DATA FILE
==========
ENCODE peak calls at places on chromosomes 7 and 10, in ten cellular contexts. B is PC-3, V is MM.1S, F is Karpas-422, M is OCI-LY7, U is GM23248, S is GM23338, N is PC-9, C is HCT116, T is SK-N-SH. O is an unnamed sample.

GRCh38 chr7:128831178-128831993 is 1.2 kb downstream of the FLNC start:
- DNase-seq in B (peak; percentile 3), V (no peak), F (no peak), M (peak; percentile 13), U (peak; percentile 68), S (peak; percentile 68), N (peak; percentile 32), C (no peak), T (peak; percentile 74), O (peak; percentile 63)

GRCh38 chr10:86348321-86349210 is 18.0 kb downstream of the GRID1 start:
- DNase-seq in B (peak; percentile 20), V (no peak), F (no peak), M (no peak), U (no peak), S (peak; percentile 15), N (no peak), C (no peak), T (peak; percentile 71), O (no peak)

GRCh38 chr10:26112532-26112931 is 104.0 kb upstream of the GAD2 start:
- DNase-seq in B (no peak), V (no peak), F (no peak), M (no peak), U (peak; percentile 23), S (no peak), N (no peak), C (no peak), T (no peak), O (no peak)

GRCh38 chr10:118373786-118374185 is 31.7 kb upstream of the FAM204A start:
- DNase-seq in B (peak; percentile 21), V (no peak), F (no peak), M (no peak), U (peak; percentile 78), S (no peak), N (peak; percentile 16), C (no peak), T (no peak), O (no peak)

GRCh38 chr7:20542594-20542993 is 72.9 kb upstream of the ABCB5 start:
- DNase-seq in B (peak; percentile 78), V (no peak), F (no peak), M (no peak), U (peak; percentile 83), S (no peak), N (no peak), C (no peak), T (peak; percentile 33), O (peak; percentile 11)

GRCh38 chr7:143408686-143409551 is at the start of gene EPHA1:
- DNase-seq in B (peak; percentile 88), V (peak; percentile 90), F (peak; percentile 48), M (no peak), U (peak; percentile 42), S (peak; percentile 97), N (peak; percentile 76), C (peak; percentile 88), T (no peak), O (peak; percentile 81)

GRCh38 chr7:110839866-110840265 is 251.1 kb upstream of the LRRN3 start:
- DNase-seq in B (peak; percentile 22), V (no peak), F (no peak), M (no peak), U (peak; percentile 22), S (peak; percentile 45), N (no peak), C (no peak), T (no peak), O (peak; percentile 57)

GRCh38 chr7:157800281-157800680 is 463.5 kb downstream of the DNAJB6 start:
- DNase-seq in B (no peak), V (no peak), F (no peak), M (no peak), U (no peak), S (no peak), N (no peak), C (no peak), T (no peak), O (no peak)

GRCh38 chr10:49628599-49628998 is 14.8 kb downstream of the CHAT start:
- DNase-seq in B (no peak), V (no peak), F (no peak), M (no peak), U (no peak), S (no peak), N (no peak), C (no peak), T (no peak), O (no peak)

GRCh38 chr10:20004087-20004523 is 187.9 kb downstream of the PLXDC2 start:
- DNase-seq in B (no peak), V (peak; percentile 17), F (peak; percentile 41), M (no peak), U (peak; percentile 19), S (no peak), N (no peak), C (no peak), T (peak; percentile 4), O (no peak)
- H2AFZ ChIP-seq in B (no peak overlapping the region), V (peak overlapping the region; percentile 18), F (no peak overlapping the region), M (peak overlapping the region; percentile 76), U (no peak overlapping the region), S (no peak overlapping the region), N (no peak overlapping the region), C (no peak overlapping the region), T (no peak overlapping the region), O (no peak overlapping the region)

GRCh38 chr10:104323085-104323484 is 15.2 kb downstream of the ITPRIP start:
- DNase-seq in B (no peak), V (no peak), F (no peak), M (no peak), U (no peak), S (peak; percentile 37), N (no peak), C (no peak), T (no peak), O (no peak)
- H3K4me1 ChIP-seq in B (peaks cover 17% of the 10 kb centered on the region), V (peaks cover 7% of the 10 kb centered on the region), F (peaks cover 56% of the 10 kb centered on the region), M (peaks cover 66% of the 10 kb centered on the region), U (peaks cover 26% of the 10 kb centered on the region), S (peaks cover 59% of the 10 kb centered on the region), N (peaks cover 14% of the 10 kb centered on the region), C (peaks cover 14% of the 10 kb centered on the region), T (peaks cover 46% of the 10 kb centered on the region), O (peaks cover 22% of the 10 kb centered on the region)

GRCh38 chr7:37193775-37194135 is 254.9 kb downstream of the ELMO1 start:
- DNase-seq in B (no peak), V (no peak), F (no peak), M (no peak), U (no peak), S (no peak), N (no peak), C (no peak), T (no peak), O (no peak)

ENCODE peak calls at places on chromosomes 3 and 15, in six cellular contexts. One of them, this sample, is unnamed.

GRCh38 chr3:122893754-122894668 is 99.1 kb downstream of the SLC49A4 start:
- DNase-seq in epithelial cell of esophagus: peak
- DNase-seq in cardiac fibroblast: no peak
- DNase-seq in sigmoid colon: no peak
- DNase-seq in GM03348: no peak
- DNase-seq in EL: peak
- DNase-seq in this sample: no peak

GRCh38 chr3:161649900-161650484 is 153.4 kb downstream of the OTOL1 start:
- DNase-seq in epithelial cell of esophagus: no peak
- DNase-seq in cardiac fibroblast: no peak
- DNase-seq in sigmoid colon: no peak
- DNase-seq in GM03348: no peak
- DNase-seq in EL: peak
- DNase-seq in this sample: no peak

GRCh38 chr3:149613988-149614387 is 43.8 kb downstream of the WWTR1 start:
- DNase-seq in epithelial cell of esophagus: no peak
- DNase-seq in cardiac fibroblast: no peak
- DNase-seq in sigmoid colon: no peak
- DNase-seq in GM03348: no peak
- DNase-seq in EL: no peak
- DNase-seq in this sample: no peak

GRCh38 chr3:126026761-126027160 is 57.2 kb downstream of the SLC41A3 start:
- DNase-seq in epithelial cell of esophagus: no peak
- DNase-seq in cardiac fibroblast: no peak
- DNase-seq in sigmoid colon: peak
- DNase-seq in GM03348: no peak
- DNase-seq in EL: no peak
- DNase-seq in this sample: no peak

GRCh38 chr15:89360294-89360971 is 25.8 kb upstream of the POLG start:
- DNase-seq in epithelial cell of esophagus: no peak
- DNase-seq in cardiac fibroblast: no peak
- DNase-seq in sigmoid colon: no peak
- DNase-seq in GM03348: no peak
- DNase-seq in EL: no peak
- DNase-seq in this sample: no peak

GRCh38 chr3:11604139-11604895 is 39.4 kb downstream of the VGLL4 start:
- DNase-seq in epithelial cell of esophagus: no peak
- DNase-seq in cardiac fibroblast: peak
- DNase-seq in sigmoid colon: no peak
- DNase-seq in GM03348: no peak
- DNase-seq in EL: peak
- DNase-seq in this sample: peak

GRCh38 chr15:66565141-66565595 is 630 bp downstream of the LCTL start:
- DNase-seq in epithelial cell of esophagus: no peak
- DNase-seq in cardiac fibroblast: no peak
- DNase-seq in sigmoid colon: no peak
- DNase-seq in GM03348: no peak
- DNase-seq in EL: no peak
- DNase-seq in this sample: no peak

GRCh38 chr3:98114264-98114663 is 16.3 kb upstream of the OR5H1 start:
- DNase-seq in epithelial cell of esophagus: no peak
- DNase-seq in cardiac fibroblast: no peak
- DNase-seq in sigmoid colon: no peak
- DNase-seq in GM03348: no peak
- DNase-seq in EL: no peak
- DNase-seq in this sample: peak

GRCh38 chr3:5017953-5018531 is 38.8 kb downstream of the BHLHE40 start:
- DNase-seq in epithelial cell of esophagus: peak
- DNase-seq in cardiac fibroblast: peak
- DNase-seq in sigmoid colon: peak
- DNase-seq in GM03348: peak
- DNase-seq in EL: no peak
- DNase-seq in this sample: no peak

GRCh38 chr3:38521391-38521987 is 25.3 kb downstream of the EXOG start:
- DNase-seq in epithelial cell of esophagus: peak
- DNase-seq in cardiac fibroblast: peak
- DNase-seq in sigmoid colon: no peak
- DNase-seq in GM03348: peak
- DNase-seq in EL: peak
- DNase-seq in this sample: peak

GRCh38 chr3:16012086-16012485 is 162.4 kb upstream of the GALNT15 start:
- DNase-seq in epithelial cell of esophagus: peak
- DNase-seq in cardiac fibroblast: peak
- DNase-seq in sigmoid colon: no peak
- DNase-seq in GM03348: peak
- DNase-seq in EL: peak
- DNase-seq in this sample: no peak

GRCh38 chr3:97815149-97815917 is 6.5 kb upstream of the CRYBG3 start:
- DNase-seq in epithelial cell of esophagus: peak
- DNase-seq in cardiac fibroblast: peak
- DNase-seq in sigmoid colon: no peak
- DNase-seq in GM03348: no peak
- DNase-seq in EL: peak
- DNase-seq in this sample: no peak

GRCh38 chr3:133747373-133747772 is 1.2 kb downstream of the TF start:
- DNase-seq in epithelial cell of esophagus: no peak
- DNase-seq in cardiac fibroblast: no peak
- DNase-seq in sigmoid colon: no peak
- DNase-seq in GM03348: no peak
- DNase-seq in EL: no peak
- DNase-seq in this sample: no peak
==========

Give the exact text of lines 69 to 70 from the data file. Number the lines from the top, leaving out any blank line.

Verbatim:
- DNase-seq in EL: peak
- DNase-seq in this sample: peak